by THANH LIEM 10/06/2024, 02:38

An extra push needed for credit growth

According to many experts, the aim of 5-6% credit growth by the end of 2Q24 is challenging because the Vietnam economy's credit demand has not improved much despite the banking system's efforts. So, a boost to credit growth is required.


Credit increased by only 1.95% from the end of 2023 as of May 10th, 2024, indicating an extremely low growth rate.

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A modest credit recovery

Over the years, Vietnam's banking sector has developed several practical strategies for boosting loans. Despite the pressure on the USD/VND exchange rate, the SBV did not hike policy rates, allowing banks to keep lending rates low.

Not only that, but the SBV often directs lenders to reduce expenses in order to lower lending rates.

Furthermore, the SBV proposes extending the loan structure and maintaining debt categorization for troubled clients until the end of 2024, rather than ending in late June. This action not only alleviates the strain on businesses to repay interest, but it also prevents debt transfers. As a result, they could get additional loans to revive production and business.

Meanwhile, banks are attempting to stimulate credit growth by keeping lending rates low despite the growing interest rate trend. The current average interest rate on new loans at banks is only 6.05% per year, 1.04% lower than at the end of 2023.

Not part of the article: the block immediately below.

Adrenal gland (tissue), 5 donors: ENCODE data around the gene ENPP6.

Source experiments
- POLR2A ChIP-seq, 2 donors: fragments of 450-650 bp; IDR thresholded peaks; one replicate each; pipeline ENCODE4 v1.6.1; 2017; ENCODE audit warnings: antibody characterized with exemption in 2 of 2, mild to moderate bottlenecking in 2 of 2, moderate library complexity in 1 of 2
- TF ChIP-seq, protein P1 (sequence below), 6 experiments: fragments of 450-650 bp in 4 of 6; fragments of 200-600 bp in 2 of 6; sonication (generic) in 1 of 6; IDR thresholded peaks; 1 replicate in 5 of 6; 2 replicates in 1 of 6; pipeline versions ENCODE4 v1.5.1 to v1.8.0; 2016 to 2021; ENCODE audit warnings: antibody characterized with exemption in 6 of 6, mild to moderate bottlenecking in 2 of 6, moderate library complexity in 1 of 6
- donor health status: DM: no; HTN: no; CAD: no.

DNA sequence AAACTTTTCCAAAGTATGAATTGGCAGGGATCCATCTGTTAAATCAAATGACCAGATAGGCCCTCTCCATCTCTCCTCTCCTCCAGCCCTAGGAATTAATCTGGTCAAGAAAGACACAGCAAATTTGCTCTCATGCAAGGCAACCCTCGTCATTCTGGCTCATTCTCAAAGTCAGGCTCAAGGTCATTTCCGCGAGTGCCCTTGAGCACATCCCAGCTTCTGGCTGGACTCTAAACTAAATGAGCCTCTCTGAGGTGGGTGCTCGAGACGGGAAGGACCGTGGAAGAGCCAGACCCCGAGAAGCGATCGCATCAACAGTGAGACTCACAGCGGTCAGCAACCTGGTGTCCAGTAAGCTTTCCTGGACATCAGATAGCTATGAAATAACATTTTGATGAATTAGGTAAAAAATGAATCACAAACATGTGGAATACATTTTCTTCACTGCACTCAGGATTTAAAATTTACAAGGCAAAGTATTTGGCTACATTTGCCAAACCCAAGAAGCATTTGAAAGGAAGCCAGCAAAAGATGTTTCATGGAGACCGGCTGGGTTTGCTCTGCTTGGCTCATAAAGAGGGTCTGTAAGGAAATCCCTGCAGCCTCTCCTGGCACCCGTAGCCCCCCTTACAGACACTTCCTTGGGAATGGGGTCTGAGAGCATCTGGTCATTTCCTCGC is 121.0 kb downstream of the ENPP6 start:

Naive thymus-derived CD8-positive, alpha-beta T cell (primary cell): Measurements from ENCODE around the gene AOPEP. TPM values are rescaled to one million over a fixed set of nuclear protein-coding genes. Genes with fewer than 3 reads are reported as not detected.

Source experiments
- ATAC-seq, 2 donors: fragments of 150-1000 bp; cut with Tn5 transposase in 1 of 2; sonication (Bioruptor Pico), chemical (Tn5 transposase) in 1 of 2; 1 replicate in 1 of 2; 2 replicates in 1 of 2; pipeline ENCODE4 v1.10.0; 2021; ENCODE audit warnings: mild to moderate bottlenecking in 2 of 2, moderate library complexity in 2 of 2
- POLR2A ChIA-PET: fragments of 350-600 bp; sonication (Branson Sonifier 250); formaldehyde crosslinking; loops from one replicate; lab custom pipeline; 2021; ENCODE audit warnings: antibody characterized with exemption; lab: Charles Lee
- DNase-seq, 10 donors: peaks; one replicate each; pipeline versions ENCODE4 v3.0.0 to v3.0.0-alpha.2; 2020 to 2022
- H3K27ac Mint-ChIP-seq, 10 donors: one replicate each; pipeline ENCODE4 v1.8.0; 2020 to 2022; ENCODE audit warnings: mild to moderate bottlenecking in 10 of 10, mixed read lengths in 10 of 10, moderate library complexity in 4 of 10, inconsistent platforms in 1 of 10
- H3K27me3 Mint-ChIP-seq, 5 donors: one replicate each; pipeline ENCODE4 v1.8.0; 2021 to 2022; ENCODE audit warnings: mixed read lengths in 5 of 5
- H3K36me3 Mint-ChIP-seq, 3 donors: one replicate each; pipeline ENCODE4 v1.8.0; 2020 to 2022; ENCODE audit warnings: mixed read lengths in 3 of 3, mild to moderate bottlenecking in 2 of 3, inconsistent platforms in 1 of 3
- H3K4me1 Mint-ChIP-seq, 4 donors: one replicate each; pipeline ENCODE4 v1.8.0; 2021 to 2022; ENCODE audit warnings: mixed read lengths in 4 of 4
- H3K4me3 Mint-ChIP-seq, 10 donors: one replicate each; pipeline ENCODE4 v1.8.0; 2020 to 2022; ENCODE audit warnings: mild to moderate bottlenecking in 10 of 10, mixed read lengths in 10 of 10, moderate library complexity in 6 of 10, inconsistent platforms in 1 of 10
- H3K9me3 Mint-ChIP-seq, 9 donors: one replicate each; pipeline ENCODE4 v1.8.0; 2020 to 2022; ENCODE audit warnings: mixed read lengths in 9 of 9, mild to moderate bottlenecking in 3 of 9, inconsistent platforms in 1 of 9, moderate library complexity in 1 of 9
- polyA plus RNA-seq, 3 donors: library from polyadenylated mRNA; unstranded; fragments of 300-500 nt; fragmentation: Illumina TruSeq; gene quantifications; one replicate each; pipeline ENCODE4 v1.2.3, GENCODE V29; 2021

However, credit growth is modest due to the economy's poor credit demand in the context of production, and commercial activity continues to face significant challenges.

According to the most recent State Bank of Vietnam (SBV) figures, credit increased by only 1.95% from the end of 2023 as of May 10th, 2024, indicating an extremely low growth rate.

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More solutions to be required

To promote credit growth, the SBV has recently asked credit institutions to adopt effective credit growth solutions, satisfy the economy's lending demands on schedule, and strive for system-wide credit growth of 5 - 6% by the end of 2Q24.

That said being, many experts are concerned about the aim. "Credit growth of 3-4% in less than two months is not easy in the context of credit demand being as poor as it is today," said an expert, adding that by the end of 1Q24, credit had grown by 1.34%, but by May 10, it had only increased to 1.95%, implying credit growth of around 0.6% in 40 days.

As a result, attempts by the Vietnamese banking sector to stimulate credit growth are solely on the supply side while credit demand remains low.

Dr. Le Duy Binh, Director of Economica, also stated that the banking sector's solutions are merely a key to opening credit doors. The second aspect is the demand for and usage of capital by individuals and businesses. In this view, in order to boost credit growth, ministries, sectors, and localities must work together to solve production and business challenges. Credit demand can only grow again after output has recovered.